'I have very vivid dreams'
Ryan McConnell
15:36 23rd February 2022

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Dundalk-based five-piece Just Mustard—consisting of singer Katie Ball, guitarists Mete Kalyon and David Noonan, bassist Rob Clarke and Shane Maguire on drums—are currently closing out the UK leg of their sold-out tour. They’ve just played to a capacity crowd at Edinburgh’s Sneaky Pete’s, and anthems such as ‘Pigs’ and ‘Deaf’ have me wishing I’d been quicker to the party and gotten myself a ticket... 

Just Mustard’s sound has a way of placing you in a certain headspace, thrashing you around and piquing a wave of emotions, capturing you in a particular moment of self-reflection that most bands can only dream of doing. Their balance of instrumentals and vocals is near perfection, with Katie’s ethereal voice acting as a comfort and soothing guide on the journey—the cold yet sunny autumn surroundings of my first listen are the perfect backdrop for their powerful shoegaze.

Off the back of their fully-formed 2018 album Wednesday, Just Mustard rose to immediate underground success, again hitting music headlines in 2019 with the release of double 12” ‘Frank’/’October’. The former became an instant fan favourite and, Katie reveals, “it’s one of my favourite songs to play live”. The track, which is as evocative as a waking nightmare, was written by a singer-songwriter fascinated by dreaming: “I have very vivid dreams,” Katie reveals. “I also sleepwalk and I sleep talk. If we’re on tour and there’s bunk beds, I can’t sleep on the top bunk!” 

“I love hearing other folks' dreams and I love talking about them. Some people don’t like hearing about other people’s dreams, but I love hearing them. I think they’re hilarious.”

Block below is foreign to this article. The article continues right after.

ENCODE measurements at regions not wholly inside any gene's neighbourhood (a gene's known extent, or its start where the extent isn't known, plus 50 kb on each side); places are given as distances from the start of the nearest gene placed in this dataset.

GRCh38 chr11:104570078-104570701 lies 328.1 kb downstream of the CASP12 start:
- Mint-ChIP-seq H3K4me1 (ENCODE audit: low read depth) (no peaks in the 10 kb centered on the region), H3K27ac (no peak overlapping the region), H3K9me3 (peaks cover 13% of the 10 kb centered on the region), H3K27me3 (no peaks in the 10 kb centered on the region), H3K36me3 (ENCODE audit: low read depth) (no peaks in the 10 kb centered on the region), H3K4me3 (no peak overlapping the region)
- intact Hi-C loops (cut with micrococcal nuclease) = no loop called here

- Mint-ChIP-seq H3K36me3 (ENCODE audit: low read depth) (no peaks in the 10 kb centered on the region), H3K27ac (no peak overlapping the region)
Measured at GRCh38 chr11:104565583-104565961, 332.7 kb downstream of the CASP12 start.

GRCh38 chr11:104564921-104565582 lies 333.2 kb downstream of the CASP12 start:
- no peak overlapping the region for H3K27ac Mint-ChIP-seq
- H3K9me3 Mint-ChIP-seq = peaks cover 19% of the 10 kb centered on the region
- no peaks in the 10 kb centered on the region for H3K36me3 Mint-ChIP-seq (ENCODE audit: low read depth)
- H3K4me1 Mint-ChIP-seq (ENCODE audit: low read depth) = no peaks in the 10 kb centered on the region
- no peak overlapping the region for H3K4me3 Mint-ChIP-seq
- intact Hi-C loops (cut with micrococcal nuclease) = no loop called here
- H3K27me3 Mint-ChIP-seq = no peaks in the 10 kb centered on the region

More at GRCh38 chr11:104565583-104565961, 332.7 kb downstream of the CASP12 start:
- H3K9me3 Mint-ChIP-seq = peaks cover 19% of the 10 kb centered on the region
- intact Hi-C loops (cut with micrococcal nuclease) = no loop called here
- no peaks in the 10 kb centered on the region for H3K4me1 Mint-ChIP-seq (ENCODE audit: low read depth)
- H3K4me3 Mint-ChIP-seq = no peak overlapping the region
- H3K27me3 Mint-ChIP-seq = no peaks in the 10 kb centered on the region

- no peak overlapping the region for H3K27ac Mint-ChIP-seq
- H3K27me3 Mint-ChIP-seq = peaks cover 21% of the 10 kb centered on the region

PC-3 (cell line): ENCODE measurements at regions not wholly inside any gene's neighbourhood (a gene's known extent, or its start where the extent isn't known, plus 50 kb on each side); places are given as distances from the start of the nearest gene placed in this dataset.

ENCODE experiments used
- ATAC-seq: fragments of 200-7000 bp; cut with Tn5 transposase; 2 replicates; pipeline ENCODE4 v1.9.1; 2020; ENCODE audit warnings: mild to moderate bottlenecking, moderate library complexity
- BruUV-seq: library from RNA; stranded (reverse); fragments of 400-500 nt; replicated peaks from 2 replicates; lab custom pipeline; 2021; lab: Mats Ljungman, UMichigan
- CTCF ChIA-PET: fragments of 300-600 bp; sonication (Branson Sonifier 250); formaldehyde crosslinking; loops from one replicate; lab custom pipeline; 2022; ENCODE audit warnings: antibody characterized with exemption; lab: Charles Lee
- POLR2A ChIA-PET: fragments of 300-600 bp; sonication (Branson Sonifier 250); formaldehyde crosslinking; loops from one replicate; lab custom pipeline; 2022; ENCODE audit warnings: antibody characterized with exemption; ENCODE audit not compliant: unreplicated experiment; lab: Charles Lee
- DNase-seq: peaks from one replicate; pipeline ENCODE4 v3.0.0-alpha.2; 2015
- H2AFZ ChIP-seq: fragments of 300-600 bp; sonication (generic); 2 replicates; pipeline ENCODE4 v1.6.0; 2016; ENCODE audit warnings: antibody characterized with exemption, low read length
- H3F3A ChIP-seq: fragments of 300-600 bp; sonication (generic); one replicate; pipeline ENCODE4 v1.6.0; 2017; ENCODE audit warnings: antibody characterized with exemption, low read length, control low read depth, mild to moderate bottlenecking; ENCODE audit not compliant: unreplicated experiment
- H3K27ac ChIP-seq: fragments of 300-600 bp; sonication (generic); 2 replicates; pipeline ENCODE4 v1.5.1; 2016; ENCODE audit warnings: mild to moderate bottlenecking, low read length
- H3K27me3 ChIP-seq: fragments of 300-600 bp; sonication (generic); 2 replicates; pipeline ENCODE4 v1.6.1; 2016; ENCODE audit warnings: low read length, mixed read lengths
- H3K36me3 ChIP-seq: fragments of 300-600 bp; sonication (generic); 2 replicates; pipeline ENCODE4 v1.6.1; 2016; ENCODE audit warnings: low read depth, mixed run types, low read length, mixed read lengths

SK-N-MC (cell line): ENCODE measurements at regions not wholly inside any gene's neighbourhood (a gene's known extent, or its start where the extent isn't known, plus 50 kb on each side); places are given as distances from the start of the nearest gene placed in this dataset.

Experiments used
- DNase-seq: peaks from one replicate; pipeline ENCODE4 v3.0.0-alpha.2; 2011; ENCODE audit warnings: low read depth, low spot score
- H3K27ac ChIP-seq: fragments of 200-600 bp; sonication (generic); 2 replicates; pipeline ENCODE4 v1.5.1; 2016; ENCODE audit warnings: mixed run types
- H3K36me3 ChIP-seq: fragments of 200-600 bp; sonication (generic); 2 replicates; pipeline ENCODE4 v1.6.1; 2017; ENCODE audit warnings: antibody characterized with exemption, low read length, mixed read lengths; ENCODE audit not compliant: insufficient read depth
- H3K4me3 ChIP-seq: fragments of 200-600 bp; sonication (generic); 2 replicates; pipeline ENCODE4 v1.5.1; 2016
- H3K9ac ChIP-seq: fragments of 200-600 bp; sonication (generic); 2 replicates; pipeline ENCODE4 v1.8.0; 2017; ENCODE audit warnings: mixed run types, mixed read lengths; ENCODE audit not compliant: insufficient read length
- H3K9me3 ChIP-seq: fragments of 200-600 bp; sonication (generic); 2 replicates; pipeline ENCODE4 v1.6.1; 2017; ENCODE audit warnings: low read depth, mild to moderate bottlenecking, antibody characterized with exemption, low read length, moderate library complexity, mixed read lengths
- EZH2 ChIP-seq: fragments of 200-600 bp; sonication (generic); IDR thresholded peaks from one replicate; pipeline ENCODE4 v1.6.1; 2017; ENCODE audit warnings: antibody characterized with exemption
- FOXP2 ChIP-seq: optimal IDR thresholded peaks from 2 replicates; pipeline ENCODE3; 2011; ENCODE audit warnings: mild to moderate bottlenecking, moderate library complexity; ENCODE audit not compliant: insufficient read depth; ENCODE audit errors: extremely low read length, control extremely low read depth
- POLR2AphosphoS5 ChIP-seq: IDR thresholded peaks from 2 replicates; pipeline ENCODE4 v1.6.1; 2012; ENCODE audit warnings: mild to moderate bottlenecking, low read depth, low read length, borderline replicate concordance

A career in music wasn’t something that singer Katie envisioned during her teenage years. Back then, she struggled to find work; but a fondness for karaoke and playing songs with guitarist David Noonan saw both her outlook and fortunes change. “I always sang as a child. I grew up in pubs so I’d always do a lot of karaoke, but I didn’t do much as a teenager. And then I met up with David and we started playing a lot of his stuff: I didn’t know what I was going to do before that, I didn’t seem to be getting any job that I went for.”

Having studied film at college, Katie realised she didn’t like working in that industry, and jamming with David led to a simple realisation: “Now I’m doing music, I can't really see myself doing anything else. If you had told me as a kid who was singing Elvis Presley on karaoke that I’d still be singing now I wouldn’t have believed it: being a singer didn’t really feel like an achievable thing.”

It still isn’t, in a way. Not as a viable full-time option just yet, anyway. “Some of us are still working and it can be tiring to fit it all in. It’s like two different halves of you,” Katie tells me. “I had tried waitressing for a while but it was terrible. I was only working for like an hour or two a week which was shit, so I didn’t last long at that.”